A Review of the Local Employment Dynamics Program

Jeremy Wu. U.S. Census Bureau

Jeremy explained that the Local Employment Dynamics Program (LED) is a component of the Longitudinal Employer-Household Dynamics Program (LEHD). The objective of the LEHD is to merge varied data sources to provide more complete information about the US Society and economy - or as Jeremy described it, turning multiple data snapshots into movies. The program is still being developed, and Jeremy's presentation focused on the LED, which seeks to combine data from demographic surveys, economic censuses and surveys, linking them to business registers and person level records. Confidentiality protection is definitely a major issue. In response to a question, Jeremy explained that "noise introduction" is the primary method used to protect confidentiality.

The LED initiative started in 1998 with funding from the Census Bureau and several foundations. The driving focus behind it was the need for local data among employers and those involved in workforce information boards, economic development agencies and transportation. The focus is on data for small geographic areas, demographic sub-groups, and for data that are dynamic-allowing comparisons over time.

The program involves a voluntary federal-state partnership with state labor market information agencies. States provide data that the Census Bureau merges with federal and other sources to provide Quarterly Workforce Indicators (QWIs) that are then returned to the states. QWIs are local-providing data for state, county and sub-county areas-and the focus is on employment by characteristics including age/sex, industry and earnings. And again, the data are dynamic-tracking job gains, losses and flows quarterly as far back as 1990.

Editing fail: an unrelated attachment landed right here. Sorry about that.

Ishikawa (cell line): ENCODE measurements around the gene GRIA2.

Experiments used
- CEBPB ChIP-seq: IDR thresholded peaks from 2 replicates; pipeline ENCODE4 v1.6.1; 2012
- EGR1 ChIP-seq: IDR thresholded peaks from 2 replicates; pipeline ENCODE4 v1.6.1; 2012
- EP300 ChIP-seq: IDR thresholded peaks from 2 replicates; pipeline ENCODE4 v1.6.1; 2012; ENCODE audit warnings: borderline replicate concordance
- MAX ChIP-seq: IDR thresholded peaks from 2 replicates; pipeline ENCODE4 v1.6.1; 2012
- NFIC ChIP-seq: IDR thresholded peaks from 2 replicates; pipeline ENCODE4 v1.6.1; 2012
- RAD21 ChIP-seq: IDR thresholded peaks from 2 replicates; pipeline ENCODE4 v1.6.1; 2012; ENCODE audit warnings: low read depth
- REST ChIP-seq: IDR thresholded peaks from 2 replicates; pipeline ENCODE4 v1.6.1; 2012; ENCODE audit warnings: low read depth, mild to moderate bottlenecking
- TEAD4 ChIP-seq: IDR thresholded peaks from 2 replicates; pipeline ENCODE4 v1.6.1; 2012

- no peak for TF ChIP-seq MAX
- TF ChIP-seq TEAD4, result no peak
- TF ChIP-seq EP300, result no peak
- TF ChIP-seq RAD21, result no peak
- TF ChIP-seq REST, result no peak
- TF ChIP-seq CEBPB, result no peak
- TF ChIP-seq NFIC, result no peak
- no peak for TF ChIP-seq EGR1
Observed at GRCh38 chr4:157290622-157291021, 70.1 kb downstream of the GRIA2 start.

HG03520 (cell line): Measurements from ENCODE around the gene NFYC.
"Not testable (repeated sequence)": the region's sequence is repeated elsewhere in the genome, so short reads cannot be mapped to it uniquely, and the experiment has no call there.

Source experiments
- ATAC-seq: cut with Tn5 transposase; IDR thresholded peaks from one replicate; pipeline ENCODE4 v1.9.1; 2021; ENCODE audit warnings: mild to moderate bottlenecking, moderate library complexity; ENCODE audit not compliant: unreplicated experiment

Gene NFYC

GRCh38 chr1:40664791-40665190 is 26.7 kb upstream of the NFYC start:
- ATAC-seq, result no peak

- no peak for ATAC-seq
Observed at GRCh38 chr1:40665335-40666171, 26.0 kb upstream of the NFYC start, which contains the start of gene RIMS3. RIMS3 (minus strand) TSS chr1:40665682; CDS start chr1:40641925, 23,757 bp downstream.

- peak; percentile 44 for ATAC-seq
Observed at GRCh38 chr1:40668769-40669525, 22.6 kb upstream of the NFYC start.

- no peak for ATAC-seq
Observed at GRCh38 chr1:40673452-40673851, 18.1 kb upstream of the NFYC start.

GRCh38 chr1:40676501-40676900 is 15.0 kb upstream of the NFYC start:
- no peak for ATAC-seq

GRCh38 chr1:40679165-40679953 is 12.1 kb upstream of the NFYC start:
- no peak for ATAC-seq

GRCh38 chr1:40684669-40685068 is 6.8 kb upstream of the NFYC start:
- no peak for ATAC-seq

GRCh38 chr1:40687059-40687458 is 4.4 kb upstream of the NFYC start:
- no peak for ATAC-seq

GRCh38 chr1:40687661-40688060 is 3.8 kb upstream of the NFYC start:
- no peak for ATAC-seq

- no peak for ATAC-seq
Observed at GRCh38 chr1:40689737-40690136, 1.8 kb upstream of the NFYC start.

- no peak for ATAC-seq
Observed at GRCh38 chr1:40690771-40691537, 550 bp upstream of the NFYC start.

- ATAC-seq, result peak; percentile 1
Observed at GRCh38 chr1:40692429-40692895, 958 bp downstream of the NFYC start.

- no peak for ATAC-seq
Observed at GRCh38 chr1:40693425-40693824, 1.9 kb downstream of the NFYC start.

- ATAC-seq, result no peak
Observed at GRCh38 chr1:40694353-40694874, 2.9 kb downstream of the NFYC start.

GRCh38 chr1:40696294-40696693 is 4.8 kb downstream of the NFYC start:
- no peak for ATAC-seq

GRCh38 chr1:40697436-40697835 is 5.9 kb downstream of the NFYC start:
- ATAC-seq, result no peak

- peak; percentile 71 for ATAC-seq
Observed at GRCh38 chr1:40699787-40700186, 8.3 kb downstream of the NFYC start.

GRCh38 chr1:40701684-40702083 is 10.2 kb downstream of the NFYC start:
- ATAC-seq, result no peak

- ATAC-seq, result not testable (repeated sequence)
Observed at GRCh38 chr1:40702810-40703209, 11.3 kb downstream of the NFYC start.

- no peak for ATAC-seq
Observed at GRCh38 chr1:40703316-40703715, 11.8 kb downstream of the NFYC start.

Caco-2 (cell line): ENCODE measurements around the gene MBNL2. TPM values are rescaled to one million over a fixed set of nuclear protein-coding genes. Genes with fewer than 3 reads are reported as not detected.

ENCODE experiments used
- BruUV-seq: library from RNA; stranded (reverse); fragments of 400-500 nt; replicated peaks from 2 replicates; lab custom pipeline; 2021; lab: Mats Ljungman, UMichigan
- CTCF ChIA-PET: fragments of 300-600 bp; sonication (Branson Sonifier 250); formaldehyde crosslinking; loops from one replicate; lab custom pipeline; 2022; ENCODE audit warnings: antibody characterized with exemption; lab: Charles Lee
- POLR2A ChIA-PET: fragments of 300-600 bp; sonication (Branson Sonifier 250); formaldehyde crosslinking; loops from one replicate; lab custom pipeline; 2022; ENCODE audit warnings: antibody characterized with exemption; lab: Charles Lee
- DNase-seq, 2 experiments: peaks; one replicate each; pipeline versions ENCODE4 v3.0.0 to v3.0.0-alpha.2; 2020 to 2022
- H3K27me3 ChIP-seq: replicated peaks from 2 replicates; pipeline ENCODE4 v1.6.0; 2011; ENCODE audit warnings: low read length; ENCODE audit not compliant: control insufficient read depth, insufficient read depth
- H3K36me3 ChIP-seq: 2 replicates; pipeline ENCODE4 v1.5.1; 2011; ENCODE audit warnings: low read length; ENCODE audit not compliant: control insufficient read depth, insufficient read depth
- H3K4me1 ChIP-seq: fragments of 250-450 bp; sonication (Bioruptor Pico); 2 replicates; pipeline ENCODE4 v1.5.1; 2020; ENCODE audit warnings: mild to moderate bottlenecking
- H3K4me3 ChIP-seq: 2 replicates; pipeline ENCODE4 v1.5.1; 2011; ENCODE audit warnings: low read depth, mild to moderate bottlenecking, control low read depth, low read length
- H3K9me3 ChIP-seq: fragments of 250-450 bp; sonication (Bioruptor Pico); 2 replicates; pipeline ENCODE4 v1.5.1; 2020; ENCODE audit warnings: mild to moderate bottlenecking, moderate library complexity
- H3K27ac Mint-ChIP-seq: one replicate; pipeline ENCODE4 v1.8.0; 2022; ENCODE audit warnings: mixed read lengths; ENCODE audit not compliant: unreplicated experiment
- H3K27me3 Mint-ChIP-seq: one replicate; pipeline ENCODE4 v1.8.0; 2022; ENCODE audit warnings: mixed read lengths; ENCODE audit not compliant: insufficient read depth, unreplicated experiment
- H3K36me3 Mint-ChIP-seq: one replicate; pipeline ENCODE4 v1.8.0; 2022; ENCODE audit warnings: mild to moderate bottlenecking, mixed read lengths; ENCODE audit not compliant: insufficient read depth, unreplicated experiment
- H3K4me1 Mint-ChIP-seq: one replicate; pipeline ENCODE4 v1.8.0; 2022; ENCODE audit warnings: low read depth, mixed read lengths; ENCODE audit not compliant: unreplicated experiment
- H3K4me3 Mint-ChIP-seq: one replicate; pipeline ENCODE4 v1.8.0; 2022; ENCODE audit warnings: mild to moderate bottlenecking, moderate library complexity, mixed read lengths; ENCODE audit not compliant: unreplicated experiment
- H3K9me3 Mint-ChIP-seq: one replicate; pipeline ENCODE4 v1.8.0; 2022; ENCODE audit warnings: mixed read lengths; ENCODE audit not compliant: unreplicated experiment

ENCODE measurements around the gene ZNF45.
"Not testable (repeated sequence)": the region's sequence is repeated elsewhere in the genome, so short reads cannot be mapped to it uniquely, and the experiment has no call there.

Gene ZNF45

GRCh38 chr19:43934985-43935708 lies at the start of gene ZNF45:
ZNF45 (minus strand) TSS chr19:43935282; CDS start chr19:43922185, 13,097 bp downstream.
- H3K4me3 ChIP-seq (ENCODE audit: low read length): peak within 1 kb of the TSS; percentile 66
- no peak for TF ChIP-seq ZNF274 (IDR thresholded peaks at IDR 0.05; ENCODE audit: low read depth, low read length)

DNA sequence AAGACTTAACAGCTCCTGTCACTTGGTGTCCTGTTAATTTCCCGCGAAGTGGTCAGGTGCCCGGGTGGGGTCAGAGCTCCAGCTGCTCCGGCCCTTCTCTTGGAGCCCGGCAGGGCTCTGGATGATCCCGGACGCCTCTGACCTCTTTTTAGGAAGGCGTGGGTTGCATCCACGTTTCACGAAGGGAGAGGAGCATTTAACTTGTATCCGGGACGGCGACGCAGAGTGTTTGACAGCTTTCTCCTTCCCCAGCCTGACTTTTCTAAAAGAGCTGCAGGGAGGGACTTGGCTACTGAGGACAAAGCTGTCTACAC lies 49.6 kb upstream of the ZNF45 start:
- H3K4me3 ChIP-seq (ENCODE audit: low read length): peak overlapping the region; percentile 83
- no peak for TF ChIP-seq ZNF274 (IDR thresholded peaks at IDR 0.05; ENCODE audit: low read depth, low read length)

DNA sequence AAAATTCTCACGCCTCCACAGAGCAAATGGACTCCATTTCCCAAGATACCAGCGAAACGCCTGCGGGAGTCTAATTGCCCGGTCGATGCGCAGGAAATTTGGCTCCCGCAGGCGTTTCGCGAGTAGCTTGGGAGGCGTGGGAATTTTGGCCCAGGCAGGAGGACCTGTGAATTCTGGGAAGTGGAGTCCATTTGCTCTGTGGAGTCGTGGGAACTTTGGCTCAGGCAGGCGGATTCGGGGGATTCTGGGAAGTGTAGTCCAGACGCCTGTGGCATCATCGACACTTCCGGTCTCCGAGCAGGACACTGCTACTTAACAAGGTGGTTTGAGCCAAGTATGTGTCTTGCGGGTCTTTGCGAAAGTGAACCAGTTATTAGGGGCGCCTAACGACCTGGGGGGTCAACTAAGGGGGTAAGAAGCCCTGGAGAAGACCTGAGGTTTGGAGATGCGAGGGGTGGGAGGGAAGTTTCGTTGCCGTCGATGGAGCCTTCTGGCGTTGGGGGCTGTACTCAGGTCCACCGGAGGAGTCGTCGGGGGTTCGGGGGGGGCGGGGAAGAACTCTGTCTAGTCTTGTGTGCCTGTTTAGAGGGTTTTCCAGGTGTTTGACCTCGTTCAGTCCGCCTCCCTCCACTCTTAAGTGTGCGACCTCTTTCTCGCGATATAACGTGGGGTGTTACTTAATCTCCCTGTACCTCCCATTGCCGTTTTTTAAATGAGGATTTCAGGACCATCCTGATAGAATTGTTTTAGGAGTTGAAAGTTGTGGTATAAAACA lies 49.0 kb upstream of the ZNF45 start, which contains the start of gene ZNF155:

LED currently has 31 participating states-with 24 shipping data, and 19 having produced QWIs. An additional 10 states are at various stages of joining the program. The LEHD website-introduced in February 2004-is described as a modest, but effective site that is a good source of documentation, and which will become the primary means to deliver QWIs. Jeremy showed examples of the site's pages, and described features for accessing data. The future LEHD website will be demand driven by customers and stakeholders, and will provide better applications, better data dissemination, and better online analytical capabilities.